Jeff Yang and Andrew Hawn have been looking at this week’s US Supreme Court decision which ruled that the Aereo “cloud DVR” service was illegal. The decision will probably kill off the high-profile startup, and potentially, throws a large shadow over the future of cloud TV in particular, and advanced cloud services in general.
Although Aereo’s business model was literally designed to conform to the prevailing legal precedent, the2008 Second Circuit Appeals Court decisionthat allowed Cablevision to introduce a product it called the “remote storage DVR” (e.g. a DVR that was physically located in Cablevision’s data centers, but which could be controlled by users in their homes), the Supreme Court did not believe Aereo’s version of the system properly conformed to the Cablevision ruling, in large part because Aereo was offering its end users new, unlicensed content, while Cablevision, like other cable companies, pays over-the-air broadcasters a negotiated retransmission license for the right to deliver their content through their pipes.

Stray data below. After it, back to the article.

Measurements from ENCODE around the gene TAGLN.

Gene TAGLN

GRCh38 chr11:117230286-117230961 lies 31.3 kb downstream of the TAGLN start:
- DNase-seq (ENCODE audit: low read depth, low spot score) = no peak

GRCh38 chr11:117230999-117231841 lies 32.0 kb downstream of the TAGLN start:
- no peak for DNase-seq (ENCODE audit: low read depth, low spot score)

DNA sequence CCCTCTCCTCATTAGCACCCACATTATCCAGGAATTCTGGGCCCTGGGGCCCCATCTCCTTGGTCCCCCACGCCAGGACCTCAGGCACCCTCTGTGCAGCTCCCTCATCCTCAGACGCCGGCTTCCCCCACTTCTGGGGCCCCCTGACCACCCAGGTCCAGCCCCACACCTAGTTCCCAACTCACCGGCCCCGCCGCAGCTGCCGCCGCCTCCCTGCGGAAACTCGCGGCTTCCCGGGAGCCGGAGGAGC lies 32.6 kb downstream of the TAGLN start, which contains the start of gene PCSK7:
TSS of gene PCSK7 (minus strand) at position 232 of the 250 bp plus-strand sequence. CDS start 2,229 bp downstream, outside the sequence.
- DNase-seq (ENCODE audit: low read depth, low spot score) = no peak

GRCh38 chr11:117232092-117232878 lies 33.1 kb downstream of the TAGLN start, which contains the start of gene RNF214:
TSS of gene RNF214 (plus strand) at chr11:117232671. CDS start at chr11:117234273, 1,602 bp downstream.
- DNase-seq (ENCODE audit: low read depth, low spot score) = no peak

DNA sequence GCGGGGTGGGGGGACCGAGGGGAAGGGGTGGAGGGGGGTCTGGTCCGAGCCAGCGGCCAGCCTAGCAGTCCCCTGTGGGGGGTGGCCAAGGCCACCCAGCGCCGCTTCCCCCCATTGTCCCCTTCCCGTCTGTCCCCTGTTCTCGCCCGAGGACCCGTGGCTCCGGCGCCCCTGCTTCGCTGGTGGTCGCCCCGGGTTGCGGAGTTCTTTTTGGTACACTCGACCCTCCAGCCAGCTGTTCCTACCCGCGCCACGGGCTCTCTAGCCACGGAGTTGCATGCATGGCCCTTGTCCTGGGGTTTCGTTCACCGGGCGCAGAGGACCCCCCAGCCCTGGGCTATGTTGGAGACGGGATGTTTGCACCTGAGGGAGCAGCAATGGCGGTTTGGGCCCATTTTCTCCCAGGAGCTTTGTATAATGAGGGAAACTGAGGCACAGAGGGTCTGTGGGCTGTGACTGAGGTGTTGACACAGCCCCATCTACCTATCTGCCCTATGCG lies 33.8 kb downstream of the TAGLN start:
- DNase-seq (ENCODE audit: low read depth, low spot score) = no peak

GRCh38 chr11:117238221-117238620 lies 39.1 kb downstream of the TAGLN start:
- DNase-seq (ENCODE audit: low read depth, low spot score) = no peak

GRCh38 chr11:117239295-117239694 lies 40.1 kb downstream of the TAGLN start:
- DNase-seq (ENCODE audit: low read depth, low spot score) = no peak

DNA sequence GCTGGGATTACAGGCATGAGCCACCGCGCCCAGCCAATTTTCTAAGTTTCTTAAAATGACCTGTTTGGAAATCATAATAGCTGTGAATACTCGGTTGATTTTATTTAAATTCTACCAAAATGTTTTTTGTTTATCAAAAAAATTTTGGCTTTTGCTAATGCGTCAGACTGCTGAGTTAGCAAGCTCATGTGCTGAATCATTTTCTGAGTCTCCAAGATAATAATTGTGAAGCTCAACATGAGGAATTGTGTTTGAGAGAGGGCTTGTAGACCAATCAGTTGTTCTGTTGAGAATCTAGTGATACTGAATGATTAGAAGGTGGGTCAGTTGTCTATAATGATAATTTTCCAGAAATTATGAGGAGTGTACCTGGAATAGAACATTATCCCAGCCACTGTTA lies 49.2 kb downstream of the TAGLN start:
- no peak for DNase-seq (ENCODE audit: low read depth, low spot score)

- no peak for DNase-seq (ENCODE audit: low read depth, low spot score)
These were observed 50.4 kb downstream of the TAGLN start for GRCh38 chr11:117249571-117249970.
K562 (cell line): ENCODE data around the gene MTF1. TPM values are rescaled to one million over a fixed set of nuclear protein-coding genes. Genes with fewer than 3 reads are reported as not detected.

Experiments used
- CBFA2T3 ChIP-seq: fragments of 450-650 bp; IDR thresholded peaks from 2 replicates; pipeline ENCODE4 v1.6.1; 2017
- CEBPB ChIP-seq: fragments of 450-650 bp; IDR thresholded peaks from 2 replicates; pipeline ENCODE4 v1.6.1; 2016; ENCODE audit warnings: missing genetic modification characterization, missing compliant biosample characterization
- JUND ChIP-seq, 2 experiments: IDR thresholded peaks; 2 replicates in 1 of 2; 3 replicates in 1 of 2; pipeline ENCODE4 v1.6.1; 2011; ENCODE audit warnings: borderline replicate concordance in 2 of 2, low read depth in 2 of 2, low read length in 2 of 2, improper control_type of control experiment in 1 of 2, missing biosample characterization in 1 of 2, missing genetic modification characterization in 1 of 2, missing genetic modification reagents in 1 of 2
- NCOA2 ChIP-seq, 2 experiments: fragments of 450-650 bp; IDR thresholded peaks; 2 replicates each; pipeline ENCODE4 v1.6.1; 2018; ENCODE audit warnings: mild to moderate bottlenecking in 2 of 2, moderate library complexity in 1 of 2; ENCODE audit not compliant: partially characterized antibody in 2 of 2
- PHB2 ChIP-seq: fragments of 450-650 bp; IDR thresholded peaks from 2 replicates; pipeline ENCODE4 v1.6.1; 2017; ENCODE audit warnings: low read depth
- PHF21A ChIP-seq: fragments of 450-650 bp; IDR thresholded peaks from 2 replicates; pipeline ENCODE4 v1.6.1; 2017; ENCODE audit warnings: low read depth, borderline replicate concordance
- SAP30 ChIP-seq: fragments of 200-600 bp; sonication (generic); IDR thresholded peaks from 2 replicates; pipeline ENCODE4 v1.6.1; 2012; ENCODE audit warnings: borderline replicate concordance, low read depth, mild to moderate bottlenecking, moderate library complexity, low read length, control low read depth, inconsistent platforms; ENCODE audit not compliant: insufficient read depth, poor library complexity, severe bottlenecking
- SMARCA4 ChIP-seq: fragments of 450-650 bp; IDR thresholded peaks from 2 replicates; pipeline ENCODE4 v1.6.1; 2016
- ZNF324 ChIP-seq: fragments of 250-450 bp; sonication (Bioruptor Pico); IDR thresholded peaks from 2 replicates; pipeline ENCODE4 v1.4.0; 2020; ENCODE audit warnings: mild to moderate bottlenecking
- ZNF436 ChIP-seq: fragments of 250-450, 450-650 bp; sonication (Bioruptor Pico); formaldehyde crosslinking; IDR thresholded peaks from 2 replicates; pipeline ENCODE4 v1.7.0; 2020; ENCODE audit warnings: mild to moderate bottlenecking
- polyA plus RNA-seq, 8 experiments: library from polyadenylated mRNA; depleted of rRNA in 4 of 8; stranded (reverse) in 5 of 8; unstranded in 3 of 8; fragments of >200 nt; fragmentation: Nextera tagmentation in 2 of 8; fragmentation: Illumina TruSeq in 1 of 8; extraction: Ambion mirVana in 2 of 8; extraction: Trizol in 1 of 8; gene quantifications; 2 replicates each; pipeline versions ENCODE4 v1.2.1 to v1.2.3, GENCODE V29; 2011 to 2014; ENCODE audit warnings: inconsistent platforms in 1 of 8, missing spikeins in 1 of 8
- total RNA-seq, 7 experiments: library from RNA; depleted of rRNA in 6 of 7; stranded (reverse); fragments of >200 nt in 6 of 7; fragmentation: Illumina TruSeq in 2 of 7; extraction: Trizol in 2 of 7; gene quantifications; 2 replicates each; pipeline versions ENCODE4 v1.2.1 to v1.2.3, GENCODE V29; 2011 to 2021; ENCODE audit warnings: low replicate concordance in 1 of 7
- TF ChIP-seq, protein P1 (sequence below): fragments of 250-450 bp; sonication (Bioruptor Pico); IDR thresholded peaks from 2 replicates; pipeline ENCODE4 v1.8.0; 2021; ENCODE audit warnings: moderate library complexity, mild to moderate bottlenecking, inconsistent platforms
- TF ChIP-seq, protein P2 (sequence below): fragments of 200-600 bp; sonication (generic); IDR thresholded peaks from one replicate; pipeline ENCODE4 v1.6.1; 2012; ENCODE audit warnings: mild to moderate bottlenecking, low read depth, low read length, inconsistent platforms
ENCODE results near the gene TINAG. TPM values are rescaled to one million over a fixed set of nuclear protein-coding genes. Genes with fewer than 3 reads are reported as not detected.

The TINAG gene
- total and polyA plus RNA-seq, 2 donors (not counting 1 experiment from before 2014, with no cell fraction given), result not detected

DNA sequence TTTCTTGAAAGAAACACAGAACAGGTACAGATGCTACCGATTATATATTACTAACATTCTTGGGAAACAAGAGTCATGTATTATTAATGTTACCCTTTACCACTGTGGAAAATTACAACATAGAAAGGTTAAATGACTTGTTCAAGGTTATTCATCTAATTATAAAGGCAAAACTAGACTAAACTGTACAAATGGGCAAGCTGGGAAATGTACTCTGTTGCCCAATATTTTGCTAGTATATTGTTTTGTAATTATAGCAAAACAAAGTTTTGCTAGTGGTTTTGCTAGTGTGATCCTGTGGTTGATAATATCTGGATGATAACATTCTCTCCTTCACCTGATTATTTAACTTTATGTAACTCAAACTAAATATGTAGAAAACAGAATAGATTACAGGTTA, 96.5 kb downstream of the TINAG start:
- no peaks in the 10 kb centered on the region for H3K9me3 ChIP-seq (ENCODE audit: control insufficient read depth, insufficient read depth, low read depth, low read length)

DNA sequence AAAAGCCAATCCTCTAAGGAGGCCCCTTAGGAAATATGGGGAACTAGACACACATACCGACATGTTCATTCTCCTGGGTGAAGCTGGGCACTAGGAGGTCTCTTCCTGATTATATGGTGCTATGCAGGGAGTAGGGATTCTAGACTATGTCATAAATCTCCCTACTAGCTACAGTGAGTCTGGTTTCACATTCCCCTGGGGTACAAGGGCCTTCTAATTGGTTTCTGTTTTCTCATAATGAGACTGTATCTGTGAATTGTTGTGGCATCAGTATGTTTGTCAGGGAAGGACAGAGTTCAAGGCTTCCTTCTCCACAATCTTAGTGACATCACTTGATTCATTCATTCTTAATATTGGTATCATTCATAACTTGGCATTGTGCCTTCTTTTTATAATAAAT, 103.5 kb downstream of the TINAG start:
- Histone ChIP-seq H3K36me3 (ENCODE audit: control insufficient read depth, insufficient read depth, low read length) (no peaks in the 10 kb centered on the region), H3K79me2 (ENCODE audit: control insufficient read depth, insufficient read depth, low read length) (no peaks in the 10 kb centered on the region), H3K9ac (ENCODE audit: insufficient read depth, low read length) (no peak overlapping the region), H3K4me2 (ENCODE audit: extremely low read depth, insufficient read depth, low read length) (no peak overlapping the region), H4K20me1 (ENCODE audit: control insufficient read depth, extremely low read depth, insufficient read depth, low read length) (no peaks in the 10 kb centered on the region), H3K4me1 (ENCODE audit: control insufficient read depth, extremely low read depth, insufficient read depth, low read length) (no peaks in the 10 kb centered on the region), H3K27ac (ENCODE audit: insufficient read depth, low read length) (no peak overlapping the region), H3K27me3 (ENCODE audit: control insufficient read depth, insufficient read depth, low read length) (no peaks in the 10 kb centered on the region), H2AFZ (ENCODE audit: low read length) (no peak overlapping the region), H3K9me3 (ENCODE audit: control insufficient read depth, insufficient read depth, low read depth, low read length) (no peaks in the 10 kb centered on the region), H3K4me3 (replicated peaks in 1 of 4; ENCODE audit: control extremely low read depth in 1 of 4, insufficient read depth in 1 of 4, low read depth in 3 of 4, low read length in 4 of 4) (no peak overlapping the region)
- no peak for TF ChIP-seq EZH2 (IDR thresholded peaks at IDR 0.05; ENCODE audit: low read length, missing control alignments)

But the content providers now celebrating this short-term victory should consider whether they’ll ultimately find themselves on the wrong side of history. The now seven-decade-old media structures and business models that define television as we know it are becoming increasingly antiquated in a digital world of near-effortless piracy. While Aereo refused to license content for its streaming play, the fact is that the content providers and cable operators who control TV do not currently have the ability to offer a low-cost, single-source “cloud television” system of their own — in the face of obvious demand for the same.
This is just an extract from a much longer analysis over at the Free Thinking section of the website.
The image is from the blog of the technology news service The Next Web, and is used with thanks.